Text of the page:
The Shepherdsons done the same. It was pretty ornery preaching -- all about brotherly love, and such-like tiresomeness; but everybody said it was a good ser- mon, and they all talked it over going home, and had such a powerful lot to say about faith and good works and free grace and preforeordestination, and I don't know what all, that it did seem to me to be one of the roughest Sundays I had run across yet.
About an hour after dinner everybody was dozing around, some in their chairs and some in their rooms, and it got to be pretty dull. Buck and a dog was stretched out on the grass in the sun sound asleep. I went up to our room, and judged I would take a nap myself. I found that sweet Miss Sophia standing in her door, which was next to ours, and she took me in her room and shut the door very soft, and asked me if I liked her, and I said I did; and she asked me if I would do something for her and not tell anybody, and I said I would. Then she said she'd forgot her Testament, and left it in the seat at church between two other books, and would I slip out quiet and go there and fetch it to her, and not say nothing to nobody. I said I would. So I slid out and slipped off up the road, and there warn't anybody at the church, except maybe a hog or two, for there warn't any lock on the door, and hogs likes a puncheon floor in summer-time because it's cool. If you notice, most folks don't go to church only when they've got to; but a hog is different.
Says I to myself, something's up; it ain't natural for a girl to be in such a sweat about a Testament. So I give it a shake, and out drops a little piece of paper with "HALF-PAST TWO" wrote on it with a pencil. I ransacked it, but couldn't find anything else. I couldn't make anything out of that, so I put the paper in the book again, and when I got home and upstairs there was Miss Sophia in her door waiting for me. She pulled me in and shut the door; then she looked in the Testament till she found the paper, and as soon as she read it she looked glad; and before a body could think she grabbed me and give me a squeeze, and said I was the best boy in the world, and not to tell anybody. She was mighty red in the face for a minute, and her eyes lighted up, and it made her powerful pretty. I was a good deal astonished, but when I got my breath I asked her what the paper was about, and she asked me if I had read it, and I said no, and she asked me if I could read writing, and I told her "no, only coarse-hand," and then she said the paper warn't anything but a book-mark to keep her place, and I might go and play now.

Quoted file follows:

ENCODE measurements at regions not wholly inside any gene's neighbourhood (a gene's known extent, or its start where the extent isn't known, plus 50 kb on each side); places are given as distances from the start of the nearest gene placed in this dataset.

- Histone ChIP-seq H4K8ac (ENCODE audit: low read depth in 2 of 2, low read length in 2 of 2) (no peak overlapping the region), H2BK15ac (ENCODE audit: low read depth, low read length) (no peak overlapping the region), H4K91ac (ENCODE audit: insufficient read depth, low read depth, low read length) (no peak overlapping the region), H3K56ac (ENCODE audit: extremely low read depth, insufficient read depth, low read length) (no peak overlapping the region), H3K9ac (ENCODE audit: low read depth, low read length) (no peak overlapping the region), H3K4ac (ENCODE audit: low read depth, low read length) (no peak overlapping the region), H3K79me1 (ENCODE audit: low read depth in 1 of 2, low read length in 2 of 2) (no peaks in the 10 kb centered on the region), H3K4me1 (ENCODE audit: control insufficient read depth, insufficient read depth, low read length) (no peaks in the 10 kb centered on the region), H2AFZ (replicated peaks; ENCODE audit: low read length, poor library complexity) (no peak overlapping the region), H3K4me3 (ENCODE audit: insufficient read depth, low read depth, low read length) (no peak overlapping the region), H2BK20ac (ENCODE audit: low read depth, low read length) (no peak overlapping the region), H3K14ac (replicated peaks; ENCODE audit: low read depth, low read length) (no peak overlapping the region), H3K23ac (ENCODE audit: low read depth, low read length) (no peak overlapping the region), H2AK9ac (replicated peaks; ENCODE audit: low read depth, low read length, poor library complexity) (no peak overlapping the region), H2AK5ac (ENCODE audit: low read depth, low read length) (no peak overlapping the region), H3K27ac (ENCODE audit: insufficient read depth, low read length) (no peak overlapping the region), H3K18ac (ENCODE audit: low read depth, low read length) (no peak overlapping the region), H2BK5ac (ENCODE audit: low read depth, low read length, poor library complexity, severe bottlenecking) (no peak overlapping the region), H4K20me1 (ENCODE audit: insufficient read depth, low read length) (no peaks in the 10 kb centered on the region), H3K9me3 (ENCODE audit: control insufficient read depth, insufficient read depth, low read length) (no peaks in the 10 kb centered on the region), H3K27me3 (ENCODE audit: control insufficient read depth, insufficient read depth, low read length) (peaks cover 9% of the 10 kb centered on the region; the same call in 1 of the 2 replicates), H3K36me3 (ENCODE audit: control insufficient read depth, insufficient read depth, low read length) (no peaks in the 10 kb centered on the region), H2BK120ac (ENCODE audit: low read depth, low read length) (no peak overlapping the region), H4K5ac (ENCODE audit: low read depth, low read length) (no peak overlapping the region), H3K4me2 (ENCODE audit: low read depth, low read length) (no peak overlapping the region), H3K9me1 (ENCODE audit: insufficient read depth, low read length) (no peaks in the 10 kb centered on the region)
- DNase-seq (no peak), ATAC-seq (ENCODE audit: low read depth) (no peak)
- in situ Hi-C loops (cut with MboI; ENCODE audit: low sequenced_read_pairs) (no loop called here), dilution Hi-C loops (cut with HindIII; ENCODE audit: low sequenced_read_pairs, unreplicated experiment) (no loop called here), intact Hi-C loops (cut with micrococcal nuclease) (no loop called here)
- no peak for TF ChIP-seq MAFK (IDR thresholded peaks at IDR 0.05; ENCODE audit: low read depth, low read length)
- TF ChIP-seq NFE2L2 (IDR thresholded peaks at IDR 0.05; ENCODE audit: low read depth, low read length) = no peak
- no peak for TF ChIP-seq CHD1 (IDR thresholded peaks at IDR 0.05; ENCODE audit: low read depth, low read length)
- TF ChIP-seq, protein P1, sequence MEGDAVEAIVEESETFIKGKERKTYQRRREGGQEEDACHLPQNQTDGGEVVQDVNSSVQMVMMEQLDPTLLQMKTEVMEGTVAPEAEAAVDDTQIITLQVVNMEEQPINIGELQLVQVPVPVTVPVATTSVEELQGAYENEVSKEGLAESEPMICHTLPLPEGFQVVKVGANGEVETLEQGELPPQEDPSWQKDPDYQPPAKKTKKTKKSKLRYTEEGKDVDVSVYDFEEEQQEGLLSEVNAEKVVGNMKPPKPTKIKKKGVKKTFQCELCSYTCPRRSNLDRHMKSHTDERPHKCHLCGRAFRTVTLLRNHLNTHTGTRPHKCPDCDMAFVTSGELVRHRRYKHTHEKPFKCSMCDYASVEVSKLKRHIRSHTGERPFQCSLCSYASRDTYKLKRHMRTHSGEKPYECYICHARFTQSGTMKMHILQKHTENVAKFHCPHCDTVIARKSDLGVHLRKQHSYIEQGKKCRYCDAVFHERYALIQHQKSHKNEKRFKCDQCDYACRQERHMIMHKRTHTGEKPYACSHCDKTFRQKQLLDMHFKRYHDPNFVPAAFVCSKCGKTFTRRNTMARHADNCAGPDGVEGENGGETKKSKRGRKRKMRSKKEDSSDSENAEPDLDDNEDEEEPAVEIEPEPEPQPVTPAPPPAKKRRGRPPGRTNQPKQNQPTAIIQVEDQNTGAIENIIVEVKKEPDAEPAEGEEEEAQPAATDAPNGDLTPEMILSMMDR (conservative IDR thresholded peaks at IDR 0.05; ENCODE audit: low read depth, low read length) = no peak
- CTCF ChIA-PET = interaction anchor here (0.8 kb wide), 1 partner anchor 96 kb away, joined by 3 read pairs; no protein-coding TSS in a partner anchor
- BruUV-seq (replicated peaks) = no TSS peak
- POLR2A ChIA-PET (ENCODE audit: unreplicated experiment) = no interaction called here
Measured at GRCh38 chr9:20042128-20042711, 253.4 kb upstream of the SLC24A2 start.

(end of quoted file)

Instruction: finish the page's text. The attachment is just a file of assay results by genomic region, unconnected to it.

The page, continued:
I went off down to the river, studying over this thing, and pretty soon I noticed that my nigger was following along behind. When we was out of sight of the house he looked back and around a second, and then comes a-running, and says:
"Mars Jawge, if you'll come down into de swamp I'll show you a whole stack o' water-moccasins."
Thinks I, that's mighty curious; he said that yester- day. He oughter know a body don't love water- moccasins enough to go around hunting for them. What is he up to, anyway? So I says:
"All right; trot ahead."
I followed a half a mile; then he struck out over the swamp, and waded ankle deep as much as another half-mile. We come to a little flat piece of land which was dry and very thick with trees and bushes and vines, and he says:
"You shove right in dah jist a few steps, Mars Jawge; dah's whah dey is. I's seed 'm befo'; I don't k'yer to see 'em no mo'."
Then he slopped right along and went away, and pretty soon the trees hid him. I poked into the place a-ways and come to a little open patch as big as a bedroom all hung around with vines, and found a man laying there asleep -- and, by jings, it was my old Jim!
I waked him up, and I reckoned it was going to be a grand surprise to him to see me again, but it warn't. He nearly cried he was so glad, but he warn't sur- prised. Said he swum along behind me that night, and heard me yell every time, but dasn't answer, be- cause he didn't want nobody to pick HIM up and take him into slavery again.